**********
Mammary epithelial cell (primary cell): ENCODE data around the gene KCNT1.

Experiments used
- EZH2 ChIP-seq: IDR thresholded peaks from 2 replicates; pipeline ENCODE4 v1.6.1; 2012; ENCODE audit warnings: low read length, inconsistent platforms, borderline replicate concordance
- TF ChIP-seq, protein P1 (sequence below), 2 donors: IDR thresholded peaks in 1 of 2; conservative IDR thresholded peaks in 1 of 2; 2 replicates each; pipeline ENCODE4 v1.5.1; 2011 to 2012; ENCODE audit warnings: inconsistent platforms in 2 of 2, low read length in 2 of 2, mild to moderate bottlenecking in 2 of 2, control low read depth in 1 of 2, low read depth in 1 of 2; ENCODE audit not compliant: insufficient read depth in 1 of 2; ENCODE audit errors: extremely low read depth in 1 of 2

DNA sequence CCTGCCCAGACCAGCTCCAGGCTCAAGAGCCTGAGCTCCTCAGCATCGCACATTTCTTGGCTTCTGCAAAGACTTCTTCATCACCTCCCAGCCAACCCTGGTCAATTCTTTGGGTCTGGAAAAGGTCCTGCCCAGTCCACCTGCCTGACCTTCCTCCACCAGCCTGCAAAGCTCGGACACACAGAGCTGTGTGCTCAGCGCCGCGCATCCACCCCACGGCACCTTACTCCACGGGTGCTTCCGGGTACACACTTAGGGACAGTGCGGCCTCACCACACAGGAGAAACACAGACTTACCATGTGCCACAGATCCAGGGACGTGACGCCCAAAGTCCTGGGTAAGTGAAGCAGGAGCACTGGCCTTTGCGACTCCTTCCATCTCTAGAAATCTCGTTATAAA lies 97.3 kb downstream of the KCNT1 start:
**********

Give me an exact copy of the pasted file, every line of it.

Mammary epithelial cell (primary cell): ENCODE data around the gene KCNT1.

Experiments used
- EZH2 ChIP-seq: IDR thresholded peaks from 2 replicates; pipeline ENCODE4 v1.6.1; 2012; ENCODE audit warnings: low read length, inconsistent platforms, borderline replicate concordance
- TF ChIP-seq, protein P1 (sequence below), 2 donors: IDR thresholded peaks in 1 of 2; conservative IDR thresholded peaks in 1 of 2; 2 replicates each; pipeline ENCODE4 v1.5.1; 2011 to 2012; ENCODE audit warnings: inconsistent platforms in 2 of 2, low read length in 2 of 2, mild to moderate bottlenecking in 2 of 2, control low read depth in 1 of 2, low read depth in 1 of 2; ENCODE audit not compliant: insufficient read depth in 1 of 2; ENCODE audit errors: extremely low read depth in 1 of 2

DNA sequence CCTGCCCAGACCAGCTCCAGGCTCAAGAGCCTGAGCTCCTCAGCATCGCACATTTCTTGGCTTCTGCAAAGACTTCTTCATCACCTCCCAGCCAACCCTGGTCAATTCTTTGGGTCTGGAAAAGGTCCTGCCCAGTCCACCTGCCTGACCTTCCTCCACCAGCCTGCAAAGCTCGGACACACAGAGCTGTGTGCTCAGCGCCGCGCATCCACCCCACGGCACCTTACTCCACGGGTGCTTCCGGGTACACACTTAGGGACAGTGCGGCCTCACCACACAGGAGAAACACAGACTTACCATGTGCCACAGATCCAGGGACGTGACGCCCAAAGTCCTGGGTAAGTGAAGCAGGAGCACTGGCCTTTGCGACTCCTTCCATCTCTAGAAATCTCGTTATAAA lies 97.3 kb downstream of the KCNT1 start: